1) First we prepare the PDB and mol2 files for the non-standard residues:

For the ligand

Here we use the reduce software in AmberTools to add hydrogens to the ligand, users can also the graphic software like GaussianView to add hydrogens manually if necessary (e.g. the protonation state is wrong by using reduce).

We extract the ligand HEM (except the Fe ion, which we will extract to an independent file below) into one single PDB file:

awk '$1=="HETATM"' 4zf6.pdb | awk '$4=="HEM"' | awk '$3!="FE"'> HEM.pdb

We extract the ligand 1PE into one single PDB file:

awk '$1=="HETATM"' 4zf6.pdb | awk '$4=="1PE"' > 1PE.pdb

We extract the ligand EDO into one single PDB file:

awk '$1=="HETATM"' 4zf6.pdb | awk '$4=="EDO"' > EDO.pdb

Afterwards we use reduce to add hydrogens (if you are using other software to add hydrogens, please make sure that you have all the atoms of the ligand have different names in the PDB file generated):

reduce HEM.pdb > HEM_H.pdb

reduce 1PE.pdb > 1PE_H.pdb

reduce EDO.pdb > EDO_H.pdb

We can use a visual software (such as VMD) to see whether the hydrogens are added correctly. If not, we need to manually modify these PDB file. After checking these PDB files, we can find all the hydrogens are added correctly. So We don't need to modify them. Now we can use pdb4amber to number these PDB files:

pdb4amber -i HEM_H.pdb -o HEM_H_renum.pdb

pdb4amber -i 1PE_H.pdb -o 1PE_H_renum.pdb

pdb4amber -i EDO_H.pdb -o EDO_H_renum.pdb

Then we can use antechamber to generate mol2 files for non-standard residues, here we are using the AM1-BCC charge method to generate the charges by treating HEM has a charge of -4 (this assignment is based on its actual protonation state), while 1PE and EDO have a charge of 0. We treat the atoms using GAFF atom types. (Reminder: the mol2 file name of the non-standard residue (which is ligand for this example) should be the same (in letter and capitalization) as its residue name in PDB file and with suffix as ".mol2" for MCPB.py modeling).

antechamber -fi pdb -fo mol2 -i HEM_H_renum.pdb -o HEM.mol2 -c bcc -pf y -nc -4

If there is some error happened for this step, since HEM is a metal ligating residue, whose charge will be refitting in the MCPB.py modeling, we can use the following command to transfer PDB file to mol2 file without assigning charges.

antechamber -fi pdb -fo mol2 -i HEM_H_renum.pdb -o HEM.mol2 -pf y

In this way, if there is some charge it has, one can modify the charge of the first atom in the mol2 file equal its total charge, because MCPB.py will add all the charges from different fragments together when determine the total charges of the small and large models. Another way to solve this problem is one can add "smmodel_chg" and "lgmodel_chg" variables into the MCPB.py input file to define the total charges of the small and large models (see the manual), respectively.

Then we can continue:

antechamber -fi pdb -fo mol2 -i 1PE_H_renum.pdb -o 1PE.mol2 -c bcc -pf y -nc 0

antechamber -fi pdb -fo mol2 -i EDO_H_renum.pdb -o EDO.mol2 -c bcc -pf y -nc 0

After generating these mol2 files, we need to check whether there is any "du" or "DU" atom types generated. If these atom types appear, one need to fix these atom types by hand based on his/her experience. It is good that we don't have these atom types herein so we can proceed to next step.

Then we can perform the following command to obtain the frcmod file for the ligand, here we used parmchk instead of parmchk2 because the later one generated not encough parameters for HEM.mol2 group. ability.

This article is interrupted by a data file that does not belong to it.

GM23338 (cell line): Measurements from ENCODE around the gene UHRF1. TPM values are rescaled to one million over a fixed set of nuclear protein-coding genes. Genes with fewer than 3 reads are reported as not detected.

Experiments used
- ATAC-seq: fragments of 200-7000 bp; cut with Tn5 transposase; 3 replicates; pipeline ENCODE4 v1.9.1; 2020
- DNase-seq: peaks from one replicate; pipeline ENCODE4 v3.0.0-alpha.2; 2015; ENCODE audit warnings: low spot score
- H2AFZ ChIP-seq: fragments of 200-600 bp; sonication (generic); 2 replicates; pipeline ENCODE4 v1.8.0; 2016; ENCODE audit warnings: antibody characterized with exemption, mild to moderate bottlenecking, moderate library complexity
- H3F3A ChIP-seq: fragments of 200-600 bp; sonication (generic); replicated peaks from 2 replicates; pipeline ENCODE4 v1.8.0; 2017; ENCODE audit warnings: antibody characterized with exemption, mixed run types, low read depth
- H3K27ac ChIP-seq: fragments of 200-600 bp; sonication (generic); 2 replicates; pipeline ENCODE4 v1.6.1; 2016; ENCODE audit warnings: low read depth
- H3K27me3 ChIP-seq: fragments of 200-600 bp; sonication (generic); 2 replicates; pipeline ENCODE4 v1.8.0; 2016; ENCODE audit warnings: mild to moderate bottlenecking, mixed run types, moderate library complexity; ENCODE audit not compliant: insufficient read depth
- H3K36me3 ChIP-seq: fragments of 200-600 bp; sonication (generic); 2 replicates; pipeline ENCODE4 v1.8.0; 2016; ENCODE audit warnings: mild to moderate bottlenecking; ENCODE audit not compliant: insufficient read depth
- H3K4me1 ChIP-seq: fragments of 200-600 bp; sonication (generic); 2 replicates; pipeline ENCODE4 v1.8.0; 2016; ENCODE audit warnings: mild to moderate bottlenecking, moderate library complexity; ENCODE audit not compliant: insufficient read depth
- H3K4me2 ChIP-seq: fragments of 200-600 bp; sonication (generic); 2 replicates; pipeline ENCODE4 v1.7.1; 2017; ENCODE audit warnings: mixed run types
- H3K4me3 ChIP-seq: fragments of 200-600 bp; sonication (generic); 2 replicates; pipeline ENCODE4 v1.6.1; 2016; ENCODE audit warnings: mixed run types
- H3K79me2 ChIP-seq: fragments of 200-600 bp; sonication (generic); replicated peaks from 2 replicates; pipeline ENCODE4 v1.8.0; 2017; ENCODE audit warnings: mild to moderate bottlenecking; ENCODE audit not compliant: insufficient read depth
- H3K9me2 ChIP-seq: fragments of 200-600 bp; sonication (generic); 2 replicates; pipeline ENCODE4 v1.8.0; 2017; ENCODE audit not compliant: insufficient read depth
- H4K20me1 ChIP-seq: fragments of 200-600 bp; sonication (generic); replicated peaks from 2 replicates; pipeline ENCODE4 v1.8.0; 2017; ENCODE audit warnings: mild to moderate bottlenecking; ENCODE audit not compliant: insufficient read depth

parmchk -i HEM.mol2 -o HEM.frcmod -f mol2

parmchk -i 1PE.mol2 -o 1PE.frcmod -f mol2

parmchk -i EDO.mol2 -o EDO.frcmod -f mol2

These frcmod files will be used in both the MCPB.py and leap modeling processes. Reminder: Please make sure there is one and only one blank line after each parameter section (BOND, ANGLE, DIHEDRAL, IMPROPER, NONBOND) in the frcmod files.

For the metal ion

We extract the Fe ion into one single PDB file:

awk '$1=="HETATM"' 4zf6.pdb | awk '$3=="FE"' > FE.pdb

Here we manually modify the FE.pdb with residue name and atom name both equal to "FE". And use antechamber to generate a mol2 file for it:

antechamber -fi pdb -fo mol2 -i FE.pdb -o FE.mol2 -pf y

Then we can manually change the atom type to "FE" and charge from 0 to 3 in the FE.mol2 file (Reminder that you can adjust the charge of FE based on its oxidation state, here we just treat it as +3 state as an instance). Here is the mol2 file after modifications: FE.mol2.

For water

If one wants to keep the crystal water(s) during the modeling, one can use the strategy shown in another MCPB.py example.

2) Then we prepare the PDB file which includes all the standard residues.

We can use the webserver H++ (here we use the default settings) to add hydrogen atoms to the PDB file. H++ will delete the non-standard residues during the modeling process. Along with generating the PDB file with hydrogen atoms, it will also generate AMBER topology and coordinate files for the system. Then we can use the topology and coordinate files to generate PDB file, since this PDB file will use an AMBER naming scheme for the residues (e.g. HID, HIE, HIP but not HIS for Histidine). Here we perform the command:

ambpdb -p 0.15_80_10_pH6.5_4zf6.top -c 0.15_80_10_pH6.5_4zf6.crd > Protein_H.pdb

H++ will not consider the metal ion, non-standard residues, or waters while adding hydrogen atoms. The metal site residues may have wrong protonation states which one needs to pay attention. Herein the metal site Cys400 has the wrong protonation state, which should be negatively charged "CYM" other than neutral "CYS". We need to manully fixed this error (delete the extra "HG" atom, rename the residue to "CYM"), here is the PDB file after modification: Protein_H.pdb